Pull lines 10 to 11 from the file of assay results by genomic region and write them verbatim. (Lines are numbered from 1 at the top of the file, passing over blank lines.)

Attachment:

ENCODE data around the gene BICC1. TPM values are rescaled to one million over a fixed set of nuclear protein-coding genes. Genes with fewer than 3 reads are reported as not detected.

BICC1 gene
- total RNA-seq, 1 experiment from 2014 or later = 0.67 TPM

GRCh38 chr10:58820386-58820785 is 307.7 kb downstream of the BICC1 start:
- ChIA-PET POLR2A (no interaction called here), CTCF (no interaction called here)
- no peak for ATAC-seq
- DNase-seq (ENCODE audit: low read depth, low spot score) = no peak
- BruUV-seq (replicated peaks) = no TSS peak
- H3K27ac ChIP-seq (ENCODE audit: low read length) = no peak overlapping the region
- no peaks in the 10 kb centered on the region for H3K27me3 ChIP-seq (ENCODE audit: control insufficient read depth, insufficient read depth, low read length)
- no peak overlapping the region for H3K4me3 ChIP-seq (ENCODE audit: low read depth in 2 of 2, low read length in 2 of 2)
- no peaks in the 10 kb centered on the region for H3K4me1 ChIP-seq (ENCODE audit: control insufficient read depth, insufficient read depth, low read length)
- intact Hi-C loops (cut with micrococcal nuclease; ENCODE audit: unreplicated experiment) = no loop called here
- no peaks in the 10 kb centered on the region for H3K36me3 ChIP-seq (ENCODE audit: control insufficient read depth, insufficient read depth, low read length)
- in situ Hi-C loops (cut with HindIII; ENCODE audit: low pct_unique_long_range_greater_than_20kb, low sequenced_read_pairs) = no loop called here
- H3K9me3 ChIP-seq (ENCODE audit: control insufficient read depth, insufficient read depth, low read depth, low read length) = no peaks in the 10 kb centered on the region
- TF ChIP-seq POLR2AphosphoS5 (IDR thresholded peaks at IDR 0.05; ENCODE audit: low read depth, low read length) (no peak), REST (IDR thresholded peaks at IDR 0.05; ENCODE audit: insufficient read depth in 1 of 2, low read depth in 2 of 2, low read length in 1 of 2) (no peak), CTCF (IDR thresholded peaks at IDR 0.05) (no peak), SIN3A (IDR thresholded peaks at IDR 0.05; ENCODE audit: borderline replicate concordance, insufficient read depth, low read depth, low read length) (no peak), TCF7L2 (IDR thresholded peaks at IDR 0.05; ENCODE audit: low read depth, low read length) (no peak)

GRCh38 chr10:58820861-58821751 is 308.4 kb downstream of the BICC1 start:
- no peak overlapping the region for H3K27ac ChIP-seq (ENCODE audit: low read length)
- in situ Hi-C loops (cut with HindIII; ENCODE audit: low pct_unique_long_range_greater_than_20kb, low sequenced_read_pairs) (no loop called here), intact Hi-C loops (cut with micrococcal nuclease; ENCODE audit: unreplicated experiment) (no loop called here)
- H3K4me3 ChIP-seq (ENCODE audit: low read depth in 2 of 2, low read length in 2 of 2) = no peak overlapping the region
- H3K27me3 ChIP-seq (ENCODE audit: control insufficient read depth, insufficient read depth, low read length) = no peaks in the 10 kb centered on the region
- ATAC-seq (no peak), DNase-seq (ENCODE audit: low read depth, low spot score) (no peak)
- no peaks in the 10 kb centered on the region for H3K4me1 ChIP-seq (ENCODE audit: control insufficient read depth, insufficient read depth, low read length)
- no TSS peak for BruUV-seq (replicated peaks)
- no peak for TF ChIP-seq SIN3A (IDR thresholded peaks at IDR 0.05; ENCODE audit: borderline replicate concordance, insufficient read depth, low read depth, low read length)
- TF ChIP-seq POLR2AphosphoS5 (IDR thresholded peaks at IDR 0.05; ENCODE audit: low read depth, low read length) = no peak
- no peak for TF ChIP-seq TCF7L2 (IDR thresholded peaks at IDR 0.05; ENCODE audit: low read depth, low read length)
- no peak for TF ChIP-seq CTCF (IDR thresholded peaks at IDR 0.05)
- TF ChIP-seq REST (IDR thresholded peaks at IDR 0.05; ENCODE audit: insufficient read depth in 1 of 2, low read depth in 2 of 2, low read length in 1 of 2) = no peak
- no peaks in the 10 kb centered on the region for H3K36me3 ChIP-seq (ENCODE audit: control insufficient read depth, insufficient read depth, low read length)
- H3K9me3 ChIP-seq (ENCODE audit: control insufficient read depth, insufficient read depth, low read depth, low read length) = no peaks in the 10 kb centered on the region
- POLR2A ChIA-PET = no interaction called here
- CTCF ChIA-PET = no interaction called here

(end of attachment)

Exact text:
- no peaks in the 10 kb centered on the region for H3K27me3 ChIP-seq (ENCODE audit: control insufficient read depth, insufficient read depth, low read length)
- no peak overlapping the region for H3K4me3 ChIP-seq (ENCODE audit: low read depth in 2 of 2, low read length in 2 of 2)